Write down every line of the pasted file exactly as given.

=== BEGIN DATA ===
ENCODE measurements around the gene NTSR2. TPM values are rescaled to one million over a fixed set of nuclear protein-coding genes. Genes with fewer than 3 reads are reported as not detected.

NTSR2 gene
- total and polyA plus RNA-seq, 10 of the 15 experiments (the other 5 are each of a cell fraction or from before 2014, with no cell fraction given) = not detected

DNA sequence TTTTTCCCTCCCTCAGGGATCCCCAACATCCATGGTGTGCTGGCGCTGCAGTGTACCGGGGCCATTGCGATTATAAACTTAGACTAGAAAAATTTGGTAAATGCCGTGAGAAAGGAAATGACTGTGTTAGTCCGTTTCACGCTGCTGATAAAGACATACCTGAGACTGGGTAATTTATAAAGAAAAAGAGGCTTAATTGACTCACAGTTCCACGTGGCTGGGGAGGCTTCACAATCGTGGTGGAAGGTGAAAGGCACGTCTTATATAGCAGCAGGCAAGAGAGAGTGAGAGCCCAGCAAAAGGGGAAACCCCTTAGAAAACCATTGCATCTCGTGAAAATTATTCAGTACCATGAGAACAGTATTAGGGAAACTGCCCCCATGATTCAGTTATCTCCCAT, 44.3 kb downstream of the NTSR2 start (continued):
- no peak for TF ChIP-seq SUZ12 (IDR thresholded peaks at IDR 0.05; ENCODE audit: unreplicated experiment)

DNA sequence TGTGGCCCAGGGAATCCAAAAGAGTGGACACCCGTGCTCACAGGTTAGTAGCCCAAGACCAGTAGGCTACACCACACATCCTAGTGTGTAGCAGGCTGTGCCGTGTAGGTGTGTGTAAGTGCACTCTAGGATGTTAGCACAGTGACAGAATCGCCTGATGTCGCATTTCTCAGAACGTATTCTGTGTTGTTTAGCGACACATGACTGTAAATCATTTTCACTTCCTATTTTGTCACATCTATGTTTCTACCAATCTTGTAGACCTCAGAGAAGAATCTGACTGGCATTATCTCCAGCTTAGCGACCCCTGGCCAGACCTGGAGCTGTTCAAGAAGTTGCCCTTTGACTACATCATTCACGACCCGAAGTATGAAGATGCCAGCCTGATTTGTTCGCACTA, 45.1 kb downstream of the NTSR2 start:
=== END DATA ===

ENCODE measurements around the gene NTSR2. TPM values are rescaled to one million over a fixed set of nuclear protein-coding genes. Genes with fewer than 3 reads are reported as not detected.

NTSR2 gene
- total and polyA plus RNA-seq, 10 of the 15 experiments (the other 5 are each of a cell fraction or from before 2014, with no cell fraction given) = not detected

DNA sequence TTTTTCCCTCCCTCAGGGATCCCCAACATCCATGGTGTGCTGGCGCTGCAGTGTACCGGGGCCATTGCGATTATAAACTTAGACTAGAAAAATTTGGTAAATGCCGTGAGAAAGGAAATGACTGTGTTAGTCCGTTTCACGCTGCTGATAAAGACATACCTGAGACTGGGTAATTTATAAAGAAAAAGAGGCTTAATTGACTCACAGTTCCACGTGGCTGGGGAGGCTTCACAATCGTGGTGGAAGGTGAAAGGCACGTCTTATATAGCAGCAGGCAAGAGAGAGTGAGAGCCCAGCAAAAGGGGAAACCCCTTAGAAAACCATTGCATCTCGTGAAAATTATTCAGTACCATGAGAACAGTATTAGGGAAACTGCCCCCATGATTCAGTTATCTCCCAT, 44.3 kb downstream of the NTSR2 start (continued):
- no peak for TF ChIP-seq SUZ12 (IDR thresholded peaks at IDR 0.05; ENCODE audit: unreplicated experiment)

DNA sequence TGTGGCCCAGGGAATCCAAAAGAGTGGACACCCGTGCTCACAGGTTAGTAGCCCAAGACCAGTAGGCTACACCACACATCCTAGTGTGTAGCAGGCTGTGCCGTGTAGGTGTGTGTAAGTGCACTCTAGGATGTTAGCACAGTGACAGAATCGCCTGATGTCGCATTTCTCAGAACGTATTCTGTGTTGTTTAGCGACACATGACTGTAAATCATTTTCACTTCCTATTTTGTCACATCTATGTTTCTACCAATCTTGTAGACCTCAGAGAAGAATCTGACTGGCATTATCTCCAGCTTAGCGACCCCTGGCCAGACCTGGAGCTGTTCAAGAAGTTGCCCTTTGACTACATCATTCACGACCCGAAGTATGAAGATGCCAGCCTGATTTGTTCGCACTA, 45.1 kb downstream of the NTSR2 start: